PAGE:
When you are interested in trying a new sport what is the first thing you do? I know I look for the gear to go with the sport. That is why when I was challenged to take part in a five kilometer race in November I started to seek out advice on the running gear I would need. Right off the bat I found the two essential things I would come to need were a supportive bra and the right pair of shoes.
I thought I would have no problems. I would go to any store get a pair of tennis shoes and a sports bra and I would be on my way. Of course that is not how it happened but I thought it would. The bra was an entire issue all itself. Not all runners have an A or B cup but the bras available in stores would have you assuming they do. I did have to special order a style online and am happy with the choices available to me. Shoes were abundant but I found finding the right pair for my foot and running style were a bit trickier.
Thankfully I had help from knowledgeable staff members. The first thing I was told was that I needed to narrow down the pronation of my foot when running. Thankfully I had worn my old tennis shoes. From them they were able to determine that I had a pretty uniform wear pattern. This meant that I was going to be choosing a stability style running shoe.
Had the staff noticed that I tended to wear out the inside of my shoe they would have recommended a motion control shoe specifically designed for a foot that has little to no arch that would typically result in wear on the inside portion of a shoe. On the other hand had I wore out the outside of my shoe I would have had to look into cushioned running shoes which help to offer extra support to people with incredibly high arches. A low arch means are naturally going to be an overproator and a high arch means that you are an underpronator. I have a neutral pronation which means my foot offers perfect proportion; the middle arch width is equivalent to the width of the connection between my heels and toes.
In order to find the perfect pair of shoes I was told to come back later in the afternoon after I had done some mild walking. This would allow for the natural expansion that a foot goes through as the day progresses. This makes sense also because as I run my foot will expand. I also went out and bought socks that had moisture wicking qualities and brought them back with me later that afternoon.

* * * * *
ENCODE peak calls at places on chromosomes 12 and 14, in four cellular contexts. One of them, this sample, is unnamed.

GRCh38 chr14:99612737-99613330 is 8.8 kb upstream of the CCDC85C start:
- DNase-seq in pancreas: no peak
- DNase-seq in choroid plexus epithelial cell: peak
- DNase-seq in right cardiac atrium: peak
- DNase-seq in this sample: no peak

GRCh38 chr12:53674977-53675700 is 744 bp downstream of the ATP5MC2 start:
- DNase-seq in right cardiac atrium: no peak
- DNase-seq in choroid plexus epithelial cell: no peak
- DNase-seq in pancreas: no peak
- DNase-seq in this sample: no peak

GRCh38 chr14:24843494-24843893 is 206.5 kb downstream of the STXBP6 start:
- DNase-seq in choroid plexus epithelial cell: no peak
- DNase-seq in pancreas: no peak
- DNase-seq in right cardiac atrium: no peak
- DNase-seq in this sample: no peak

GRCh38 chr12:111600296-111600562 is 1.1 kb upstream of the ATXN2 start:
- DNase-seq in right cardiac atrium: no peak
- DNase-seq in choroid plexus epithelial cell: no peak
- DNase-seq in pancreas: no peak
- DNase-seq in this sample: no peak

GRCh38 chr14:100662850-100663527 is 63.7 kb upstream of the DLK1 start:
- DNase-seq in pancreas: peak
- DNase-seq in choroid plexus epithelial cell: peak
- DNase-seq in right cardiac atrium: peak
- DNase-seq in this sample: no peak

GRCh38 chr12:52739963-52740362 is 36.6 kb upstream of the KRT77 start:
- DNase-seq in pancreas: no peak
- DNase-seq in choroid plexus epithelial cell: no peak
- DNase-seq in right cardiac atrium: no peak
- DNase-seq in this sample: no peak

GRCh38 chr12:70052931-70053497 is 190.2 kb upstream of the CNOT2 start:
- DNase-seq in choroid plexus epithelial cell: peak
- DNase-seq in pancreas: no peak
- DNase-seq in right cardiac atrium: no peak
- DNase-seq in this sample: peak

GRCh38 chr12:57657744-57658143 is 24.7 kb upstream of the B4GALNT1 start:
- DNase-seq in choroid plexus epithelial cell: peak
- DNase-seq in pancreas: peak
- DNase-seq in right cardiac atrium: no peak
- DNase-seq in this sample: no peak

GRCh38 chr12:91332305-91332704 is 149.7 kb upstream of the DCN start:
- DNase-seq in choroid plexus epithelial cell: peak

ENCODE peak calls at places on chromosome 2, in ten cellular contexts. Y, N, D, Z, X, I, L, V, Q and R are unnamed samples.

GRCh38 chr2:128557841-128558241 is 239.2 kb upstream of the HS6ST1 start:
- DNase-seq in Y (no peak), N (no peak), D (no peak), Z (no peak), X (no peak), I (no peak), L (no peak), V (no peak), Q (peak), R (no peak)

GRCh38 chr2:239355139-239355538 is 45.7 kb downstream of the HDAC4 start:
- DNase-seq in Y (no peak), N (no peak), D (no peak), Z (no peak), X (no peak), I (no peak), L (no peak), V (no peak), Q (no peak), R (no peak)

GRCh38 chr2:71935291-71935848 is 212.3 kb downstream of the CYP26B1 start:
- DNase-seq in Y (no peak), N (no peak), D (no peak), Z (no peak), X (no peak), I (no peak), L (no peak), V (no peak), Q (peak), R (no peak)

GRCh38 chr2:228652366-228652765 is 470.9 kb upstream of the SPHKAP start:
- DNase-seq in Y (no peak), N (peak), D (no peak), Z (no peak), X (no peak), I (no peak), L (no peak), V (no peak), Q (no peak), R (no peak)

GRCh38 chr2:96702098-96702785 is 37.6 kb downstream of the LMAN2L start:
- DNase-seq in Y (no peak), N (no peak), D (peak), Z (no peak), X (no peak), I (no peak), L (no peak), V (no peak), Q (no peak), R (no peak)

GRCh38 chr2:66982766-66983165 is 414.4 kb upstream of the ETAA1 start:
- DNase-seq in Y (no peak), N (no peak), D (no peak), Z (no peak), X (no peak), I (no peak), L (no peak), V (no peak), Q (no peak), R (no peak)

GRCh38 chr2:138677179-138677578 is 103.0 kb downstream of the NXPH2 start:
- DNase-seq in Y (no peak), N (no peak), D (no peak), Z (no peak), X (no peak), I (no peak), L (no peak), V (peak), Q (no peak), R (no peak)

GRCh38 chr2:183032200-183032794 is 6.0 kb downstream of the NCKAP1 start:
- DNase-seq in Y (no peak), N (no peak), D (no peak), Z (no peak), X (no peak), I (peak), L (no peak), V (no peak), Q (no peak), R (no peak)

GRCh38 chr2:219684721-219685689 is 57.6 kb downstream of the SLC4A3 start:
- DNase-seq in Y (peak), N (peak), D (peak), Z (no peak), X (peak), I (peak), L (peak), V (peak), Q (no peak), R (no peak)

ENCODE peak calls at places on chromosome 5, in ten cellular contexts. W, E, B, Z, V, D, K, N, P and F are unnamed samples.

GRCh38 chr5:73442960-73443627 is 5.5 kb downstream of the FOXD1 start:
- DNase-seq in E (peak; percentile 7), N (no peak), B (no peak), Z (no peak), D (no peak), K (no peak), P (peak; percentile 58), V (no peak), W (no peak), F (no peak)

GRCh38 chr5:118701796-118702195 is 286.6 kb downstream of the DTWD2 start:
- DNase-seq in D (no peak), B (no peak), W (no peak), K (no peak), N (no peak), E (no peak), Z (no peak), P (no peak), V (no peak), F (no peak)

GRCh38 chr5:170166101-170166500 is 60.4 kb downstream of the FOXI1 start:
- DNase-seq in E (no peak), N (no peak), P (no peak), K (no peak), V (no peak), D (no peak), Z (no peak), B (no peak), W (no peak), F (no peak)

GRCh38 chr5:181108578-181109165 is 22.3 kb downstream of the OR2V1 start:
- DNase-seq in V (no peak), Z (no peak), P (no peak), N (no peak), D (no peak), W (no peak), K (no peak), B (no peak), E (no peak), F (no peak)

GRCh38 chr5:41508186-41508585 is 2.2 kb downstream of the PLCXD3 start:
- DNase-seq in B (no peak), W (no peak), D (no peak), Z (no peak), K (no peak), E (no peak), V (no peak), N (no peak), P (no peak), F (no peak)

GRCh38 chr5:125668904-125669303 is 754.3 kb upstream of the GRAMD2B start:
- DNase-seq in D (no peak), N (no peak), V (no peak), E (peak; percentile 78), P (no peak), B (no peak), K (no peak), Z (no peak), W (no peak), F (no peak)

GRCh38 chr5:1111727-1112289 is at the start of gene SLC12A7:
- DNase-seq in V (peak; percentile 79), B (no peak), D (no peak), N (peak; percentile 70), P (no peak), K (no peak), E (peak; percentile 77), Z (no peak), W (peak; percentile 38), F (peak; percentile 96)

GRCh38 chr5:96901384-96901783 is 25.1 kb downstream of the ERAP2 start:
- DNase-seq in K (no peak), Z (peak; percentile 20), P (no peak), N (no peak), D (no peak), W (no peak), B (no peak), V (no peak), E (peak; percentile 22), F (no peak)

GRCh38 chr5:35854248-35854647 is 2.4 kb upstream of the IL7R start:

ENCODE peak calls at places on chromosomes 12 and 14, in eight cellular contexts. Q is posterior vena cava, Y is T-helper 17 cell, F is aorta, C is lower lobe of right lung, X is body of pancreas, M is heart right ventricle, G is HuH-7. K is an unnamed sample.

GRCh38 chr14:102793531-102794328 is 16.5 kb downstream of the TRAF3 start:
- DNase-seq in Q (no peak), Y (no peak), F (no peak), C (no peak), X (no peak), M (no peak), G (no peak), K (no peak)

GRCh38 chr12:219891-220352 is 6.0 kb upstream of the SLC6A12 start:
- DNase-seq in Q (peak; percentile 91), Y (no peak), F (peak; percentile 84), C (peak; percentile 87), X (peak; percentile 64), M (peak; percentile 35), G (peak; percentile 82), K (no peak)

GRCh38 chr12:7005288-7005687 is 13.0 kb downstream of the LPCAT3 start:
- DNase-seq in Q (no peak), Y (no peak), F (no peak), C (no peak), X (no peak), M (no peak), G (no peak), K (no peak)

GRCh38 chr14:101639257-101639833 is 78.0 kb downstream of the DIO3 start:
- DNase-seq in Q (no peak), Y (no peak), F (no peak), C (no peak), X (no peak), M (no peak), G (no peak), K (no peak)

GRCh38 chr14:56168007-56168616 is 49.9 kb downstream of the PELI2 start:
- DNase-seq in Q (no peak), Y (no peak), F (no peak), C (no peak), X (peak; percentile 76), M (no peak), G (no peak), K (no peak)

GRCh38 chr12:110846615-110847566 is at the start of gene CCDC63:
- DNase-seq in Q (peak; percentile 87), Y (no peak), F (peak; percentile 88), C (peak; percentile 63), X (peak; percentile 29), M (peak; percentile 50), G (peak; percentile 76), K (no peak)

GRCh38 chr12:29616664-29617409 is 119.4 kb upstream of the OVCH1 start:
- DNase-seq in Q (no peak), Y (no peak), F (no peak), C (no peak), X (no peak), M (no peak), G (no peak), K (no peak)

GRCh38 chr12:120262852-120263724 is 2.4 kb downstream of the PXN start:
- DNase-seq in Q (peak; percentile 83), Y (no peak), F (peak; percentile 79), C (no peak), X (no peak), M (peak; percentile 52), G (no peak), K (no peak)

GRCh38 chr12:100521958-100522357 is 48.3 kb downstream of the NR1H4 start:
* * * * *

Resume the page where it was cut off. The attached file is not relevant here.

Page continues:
The sales person was great and I felt he asked all the right questions in my quest for running shoes. I had never given any thought to running shoes so I was happy to have his assistance. His questions revolved around my novice status; he wanted to know how many miles I planned on running, what was the ground going to be like that I was running on, my weight and also about any past foot issues.
With this information he measured each of my feet and pulled shoes to help me find a perfect fitting shoe. I was told a perfect fit would include a thumbs width between my big toe and the front of the shoe. Also, that the width should fit like a glove not too snug but not at all loose. The heel should not move and the laces should be tied without causing irritation to the top portion of my foot.
After trying on multiple styles I narrowed my quest down to two different shoes. I was lucky because the store I went to had a treadmill to run on to try the shoes out before purchasing. It was lucky that I did this because the pair that was more appealing to my eye and would have won the contest was not the perfect shoe for me. Putting in my first few miles was torture but not because of improper foot wear. My body took time to adjust to running but my feet were fabulous with my new running gear.